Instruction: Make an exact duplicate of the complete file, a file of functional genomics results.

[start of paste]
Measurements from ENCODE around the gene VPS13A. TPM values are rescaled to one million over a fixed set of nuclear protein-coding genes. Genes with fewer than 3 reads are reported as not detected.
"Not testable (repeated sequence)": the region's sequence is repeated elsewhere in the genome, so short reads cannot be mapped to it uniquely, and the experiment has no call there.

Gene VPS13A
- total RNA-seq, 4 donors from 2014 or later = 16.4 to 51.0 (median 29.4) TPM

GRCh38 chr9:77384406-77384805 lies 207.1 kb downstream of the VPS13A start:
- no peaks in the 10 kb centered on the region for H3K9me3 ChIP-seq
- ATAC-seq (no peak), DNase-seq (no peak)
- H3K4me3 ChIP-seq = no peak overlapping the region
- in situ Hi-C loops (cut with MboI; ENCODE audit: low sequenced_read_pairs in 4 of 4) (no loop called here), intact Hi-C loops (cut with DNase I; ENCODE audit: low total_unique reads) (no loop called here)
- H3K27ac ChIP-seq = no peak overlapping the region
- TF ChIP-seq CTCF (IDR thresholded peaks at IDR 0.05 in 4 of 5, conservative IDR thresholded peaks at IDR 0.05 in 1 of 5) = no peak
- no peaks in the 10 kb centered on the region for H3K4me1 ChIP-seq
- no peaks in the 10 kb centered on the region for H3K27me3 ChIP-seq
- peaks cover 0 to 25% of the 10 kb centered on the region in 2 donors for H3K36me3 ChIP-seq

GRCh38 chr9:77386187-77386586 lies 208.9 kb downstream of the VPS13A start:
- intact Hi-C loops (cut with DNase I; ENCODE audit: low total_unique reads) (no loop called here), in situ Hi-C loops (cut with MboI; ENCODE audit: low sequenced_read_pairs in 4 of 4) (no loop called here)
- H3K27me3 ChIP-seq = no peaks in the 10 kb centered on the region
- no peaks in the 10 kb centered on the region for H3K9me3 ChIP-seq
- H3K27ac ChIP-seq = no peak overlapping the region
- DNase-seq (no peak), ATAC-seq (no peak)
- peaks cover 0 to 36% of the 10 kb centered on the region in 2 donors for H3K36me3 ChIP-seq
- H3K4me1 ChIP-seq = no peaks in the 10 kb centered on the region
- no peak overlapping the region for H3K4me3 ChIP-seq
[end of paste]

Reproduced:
Measurements from ENCODE around the gene VPS13A. TPM values are rescaled to one million over a fixed set of nuclear protein-coding genes. Genes with fewer than 3 reads are reported as not detected.
"Not testable (repeated sequence)": the region's sequence is repeated elsewhere in the genome, so short reads cannot be mapped to it uniquely, and the experiment has no call there.

Gene VPS13A
- total RNA-seq, 4 donors from 2014 or later = 16.4 to 51.0 (median 29.4) TPM

GRCh38 chr9:77384406-77384805 lies 207.1 kb downstream of the VPS13A start:
- no peaks in the 10 kb centered on the region for H3K9me3 ChIP-seq
- ATAC-seq (no peak), DNase-seq (no peak)
- H3K4me3 ChIP-seq = no peak overlapping the region
- in situ Hi-C loops (cut with MboI; ENCODE audit: low sequenced_read_pairs in 4 of 4) (no loop called here), intact Hi-C loops (cut with DNase I; ENCODE audit: low total_unique reads) (no loop called here)
- H3K27ac ChIP-seq = no peak overlapping the region
- TF ChIP-seq CTCF (IDR thresholded peaks at IDR 0.05 in 4 of 5, conservative IDR thresholded peaks at IDR 0.05 in 1 of 5) = no peak
- no peaks in the 10 kb centered on the region for H3K4me1 ChIP-seq
- no peaks in the 10 kb centered on the region for H3K27me3 ChIP-seq
- peaks cover 0 to 25% of the 10 kb centered on the region in 2 donors for H3K36me3 ChIP-seq

GRCh38 chr9:77386187-77386586 lies 208.9 kb downstream of the VPS13A start:
- intact Hi-C loops (cut with DNase I; ENCODE audit: low total_unique reads) (no loop called here), in situ Hi-C loops (cut with MboI; ENCODE audit: low sequenced_read_pairs in 4 of 4) (no loop called here)
- H3K27me3 ChIP-seq = no peaks in the 10 kb centered on the region
- no peaks in the 10 kb centered on the region for H3K9me3 ChIP-seq
- H3K27ac ChIP-seq = no peak overlapping the region
- DNase-seq (no peak), ATAC-seq (no peak)
- peaks cover 0 to 36% of the 10 kb centered on the region in 2 donors for H3K36me3 ChIP-seq
- H3K4me1 ChIP-seq = no peaks in the 10 kb centered on the region
- no peak overlapping the region for H3K4me3 ChIP-seq